The Unis’tot’en cabin and resistance camp is a reoccupation of the traditional, unceded territory of the Wet’suwet’en First Nation. The camp was set-up in 2010 as a means to block access to Wet’suwet’en territory by pipeline corporations and other resources extraction industries that do not have permission to access the land. Members of the Wet’suwet’en First Nation feel they have a sacred duty to protect the land from harm and preserve it for future generations. The camp started in 2012. Located 1200 km (740 mi) by road from Vancouver, BC and about 130 km from the town of Smithers, it is on the shores of the Wedzin Kwah and mouth of the Gosnell Creek. These are all tributary to the Skeena, Bulkley, and Babine Rivers. Members of the Unis’tot’en clan, First Nations peoples, and other supporters staff the camp is staffed. Power is generated by a solar array. Water is supplied by the Morris River.
The Camp was constructed as a means to block development of numerous pipelines and other development deemed harmful to the land. These include: pipelines from Enbridge, and Pacific Trails Pipeline (Chevron), and action to protect their lands from Lions Gate Metals from seven proposed pipelines from Tar Sands Gigaproject and LNG from the Horn River Basin Fracturing Projects in the Peace River Region.
In 2015 the Unist’ot’en released a declaration which included this statement:
“The Unist’ot’en settlement camp is not a protest or a demonstration. Our clan is occupying and using our traditional territory as it has for centuries. Our free, prior, and informed consent protocol is in place at the entrance of our territory as an expression of our jurisdiction and our inherent right to both give and refuse consent and entry into our territory."
The camp is the site of activities related to healing and learning. A youth camp provides opportunities for young people to learn and practice their culture. At the exact points of where pipelines were intended to cross the Unist’ot’en Territory of Talbits Kwah a Pithouse, and Permaculture Garden was built. The camp also includes several small greenhouses, and a secure all season bunkhouse.
Construction of a healing centre began in 2015. There is a healing centre where people can come to reconnect with the land, cultural practices, and recover from health issues, such as substance abuse. The Wet’suwet’en people believe healing can come from being connected to the land and the impacts of colonialism, including living away from traditional territories, is harmful.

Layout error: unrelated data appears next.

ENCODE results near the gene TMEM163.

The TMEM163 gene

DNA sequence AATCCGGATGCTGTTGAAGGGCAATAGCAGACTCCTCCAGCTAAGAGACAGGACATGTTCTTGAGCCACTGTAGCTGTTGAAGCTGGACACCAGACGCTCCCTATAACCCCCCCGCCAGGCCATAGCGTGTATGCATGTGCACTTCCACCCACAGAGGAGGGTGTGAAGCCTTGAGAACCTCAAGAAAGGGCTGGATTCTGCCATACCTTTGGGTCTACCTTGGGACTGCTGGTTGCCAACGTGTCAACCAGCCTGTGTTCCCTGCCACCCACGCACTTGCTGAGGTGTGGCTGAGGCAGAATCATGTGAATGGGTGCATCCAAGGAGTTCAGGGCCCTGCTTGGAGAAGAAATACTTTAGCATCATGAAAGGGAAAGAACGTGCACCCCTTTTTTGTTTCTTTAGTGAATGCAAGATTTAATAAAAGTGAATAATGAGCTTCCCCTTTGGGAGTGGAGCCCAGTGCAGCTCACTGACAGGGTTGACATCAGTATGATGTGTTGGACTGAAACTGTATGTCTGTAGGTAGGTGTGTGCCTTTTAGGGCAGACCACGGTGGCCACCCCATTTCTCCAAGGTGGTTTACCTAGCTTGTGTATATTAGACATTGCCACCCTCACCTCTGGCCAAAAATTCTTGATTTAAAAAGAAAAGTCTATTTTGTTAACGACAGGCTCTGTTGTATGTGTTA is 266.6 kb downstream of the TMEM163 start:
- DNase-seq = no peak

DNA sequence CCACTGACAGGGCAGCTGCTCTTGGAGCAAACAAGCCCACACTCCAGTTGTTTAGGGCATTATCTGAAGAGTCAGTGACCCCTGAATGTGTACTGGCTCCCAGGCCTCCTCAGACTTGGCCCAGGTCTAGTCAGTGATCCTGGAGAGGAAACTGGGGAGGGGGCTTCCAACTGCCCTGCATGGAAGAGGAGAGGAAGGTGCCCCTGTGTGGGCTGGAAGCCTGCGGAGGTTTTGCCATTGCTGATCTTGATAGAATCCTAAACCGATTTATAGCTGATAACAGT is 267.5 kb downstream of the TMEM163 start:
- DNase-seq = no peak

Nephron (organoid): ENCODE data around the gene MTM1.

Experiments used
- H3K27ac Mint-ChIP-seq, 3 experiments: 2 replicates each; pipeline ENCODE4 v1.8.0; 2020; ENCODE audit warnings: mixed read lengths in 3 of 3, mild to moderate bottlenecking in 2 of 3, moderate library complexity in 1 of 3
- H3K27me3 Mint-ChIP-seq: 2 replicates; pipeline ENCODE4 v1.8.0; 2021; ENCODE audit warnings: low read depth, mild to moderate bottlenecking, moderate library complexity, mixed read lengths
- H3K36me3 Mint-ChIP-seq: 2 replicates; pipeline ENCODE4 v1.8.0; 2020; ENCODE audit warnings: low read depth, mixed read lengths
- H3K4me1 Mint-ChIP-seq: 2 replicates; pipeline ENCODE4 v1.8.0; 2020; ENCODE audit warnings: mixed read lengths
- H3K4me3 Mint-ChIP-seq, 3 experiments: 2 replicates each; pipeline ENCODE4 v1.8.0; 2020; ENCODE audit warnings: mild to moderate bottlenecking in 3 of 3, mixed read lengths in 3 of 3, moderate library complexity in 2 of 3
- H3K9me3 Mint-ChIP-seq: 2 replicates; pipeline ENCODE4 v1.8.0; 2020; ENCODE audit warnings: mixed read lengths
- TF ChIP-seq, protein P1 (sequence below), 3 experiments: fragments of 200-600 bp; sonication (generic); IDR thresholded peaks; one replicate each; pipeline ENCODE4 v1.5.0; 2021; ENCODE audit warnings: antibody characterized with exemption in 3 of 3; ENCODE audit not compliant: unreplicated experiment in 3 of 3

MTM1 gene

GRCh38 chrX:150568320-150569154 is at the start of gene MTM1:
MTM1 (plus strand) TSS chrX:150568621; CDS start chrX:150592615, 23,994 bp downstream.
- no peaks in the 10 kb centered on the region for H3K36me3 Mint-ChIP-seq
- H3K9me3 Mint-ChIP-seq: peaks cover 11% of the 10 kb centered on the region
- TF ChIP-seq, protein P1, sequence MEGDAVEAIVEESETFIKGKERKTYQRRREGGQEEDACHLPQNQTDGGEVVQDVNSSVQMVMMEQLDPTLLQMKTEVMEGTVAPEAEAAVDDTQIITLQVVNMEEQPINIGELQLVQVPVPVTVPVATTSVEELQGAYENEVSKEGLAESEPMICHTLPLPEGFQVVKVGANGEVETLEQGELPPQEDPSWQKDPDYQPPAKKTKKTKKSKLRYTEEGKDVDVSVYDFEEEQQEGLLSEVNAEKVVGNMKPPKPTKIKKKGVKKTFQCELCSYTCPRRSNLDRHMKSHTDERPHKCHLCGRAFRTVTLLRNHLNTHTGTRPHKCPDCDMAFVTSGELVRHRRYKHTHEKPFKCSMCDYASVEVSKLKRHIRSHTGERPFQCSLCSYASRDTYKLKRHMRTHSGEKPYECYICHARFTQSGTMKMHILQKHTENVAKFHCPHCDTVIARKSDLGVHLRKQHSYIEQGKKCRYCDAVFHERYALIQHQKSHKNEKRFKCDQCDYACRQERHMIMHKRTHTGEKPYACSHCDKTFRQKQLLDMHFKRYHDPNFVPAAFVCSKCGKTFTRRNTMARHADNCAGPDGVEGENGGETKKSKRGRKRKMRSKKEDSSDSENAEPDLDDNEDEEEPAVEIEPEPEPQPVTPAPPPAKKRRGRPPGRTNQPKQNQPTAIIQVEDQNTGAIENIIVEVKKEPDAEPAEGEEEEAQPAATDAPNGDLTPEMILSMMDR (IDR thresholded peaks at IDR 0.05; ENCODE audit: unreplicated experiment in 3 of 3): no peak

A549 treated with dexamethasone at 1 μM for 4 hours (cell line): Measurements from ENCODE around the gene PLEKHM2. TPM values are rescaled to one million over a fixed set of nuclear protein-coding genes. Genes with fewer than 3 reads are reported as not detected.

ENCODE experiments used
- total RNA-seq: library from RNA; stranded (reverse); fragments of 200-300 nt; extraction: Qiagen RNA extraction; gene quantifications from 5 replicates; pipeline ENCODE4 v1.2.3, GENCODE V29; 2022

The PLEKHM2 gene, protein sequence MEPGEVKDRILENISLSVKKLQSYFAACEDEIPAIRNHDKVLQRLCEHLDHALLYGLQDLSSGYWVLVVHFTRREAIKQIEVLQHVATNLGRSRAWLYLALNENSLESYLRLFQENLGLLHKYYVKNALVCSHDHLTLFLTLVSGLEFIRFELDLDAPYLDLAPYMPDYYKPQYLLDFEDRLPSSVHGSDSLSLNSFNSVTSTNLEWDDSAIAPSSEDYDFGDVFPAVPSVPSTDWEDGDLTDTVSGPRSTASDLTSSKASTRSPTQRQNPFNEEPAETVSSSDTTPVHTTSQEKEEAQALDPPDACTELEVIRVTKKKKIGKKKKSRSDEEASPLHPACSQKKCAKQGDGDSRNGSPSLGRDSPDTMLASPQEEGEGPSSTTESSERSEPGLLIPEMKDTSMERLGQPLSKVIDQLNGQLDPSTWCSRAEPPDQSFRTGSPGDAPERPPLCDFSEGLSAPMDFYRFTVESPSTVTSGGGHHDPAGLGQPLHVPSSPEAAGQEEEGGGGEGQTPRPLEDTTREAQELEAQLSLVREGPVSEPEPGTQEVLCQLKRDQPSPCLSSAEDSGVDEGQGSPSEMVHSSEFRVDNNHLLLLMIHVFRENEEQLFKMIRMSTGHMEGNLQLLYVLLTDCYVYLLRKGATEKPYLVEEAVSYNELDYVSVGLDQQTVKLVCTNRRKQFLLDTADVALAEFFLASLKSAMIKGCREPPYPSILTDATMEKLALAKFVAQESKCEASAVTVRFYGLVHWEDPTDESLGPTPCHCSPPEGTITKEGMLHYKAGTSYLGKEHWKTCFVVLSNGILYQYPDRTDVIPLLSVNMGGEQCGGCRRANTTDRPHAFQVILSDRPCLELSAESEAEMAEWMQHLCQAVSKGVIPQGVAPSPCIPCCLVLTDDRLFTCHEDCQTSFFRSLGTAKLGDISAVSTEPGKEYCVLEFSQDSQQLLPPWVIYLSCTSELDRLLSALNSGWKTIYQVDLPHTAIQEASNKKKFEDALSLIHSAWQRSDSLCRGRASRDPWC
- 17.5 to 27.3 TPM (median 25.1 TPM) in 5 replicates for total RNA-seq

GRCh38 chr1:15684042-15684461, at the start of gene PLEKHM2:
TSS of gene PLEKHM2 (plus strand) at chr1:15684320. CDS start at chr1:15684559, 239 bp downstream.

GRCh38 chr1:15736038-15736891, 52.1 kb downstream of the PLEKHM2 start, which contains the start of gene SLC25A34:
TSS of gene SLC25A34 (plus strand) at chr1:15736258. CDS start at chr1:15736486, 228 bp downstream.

The Unis’tot’en blockade and checkpoint is the site of action by the RCMP as they enforced an court injunction to grant workers from the TransMountain pipeline temporary access to the area. Fourteen land proctors were arrested on Monday, January 8th, 2019 as the RCMP raided the checkpoint. This action raised the issue of Indigenous sovereignty to the Canadian public. The Wet’suwet’en hereditary chiefs claim title to the land and have not given permission for this pipeline development. The Wet’suwet’en band council, a system based on colonial governance practice, had given permission for the project. The Wet’suwet’en system of governance pre-dates the formation of the country of Canada, and members of the Wet’suwet’en nation has never signed a treaty created. For many Indigenous peoples in Canada the recognition of traditional title to land is of vital importance. The Canadian government's continued support for extraction industries over the protection of the recognition of Indigenous sovereignty and adhesion to the United Nations Declaration on the Rights of Indigenous People (UNDRIP), of which Canada is a signatory, is a major friction point in contemporary Canadian society. The action taken at the Unis’tot’en checkpoint and camp and lack of consultation with hereditary chiefs is perceived as being in violation of UNDRIP. The action and lack of recognition of Indigenous land title and sovereignty is also perceived as impacting the Canadian governments efforts to implement the recommendations of the Truth and Reconciliation Commission Report on the residential school system and efforts to reconcile with Indigenous peoples in Canada.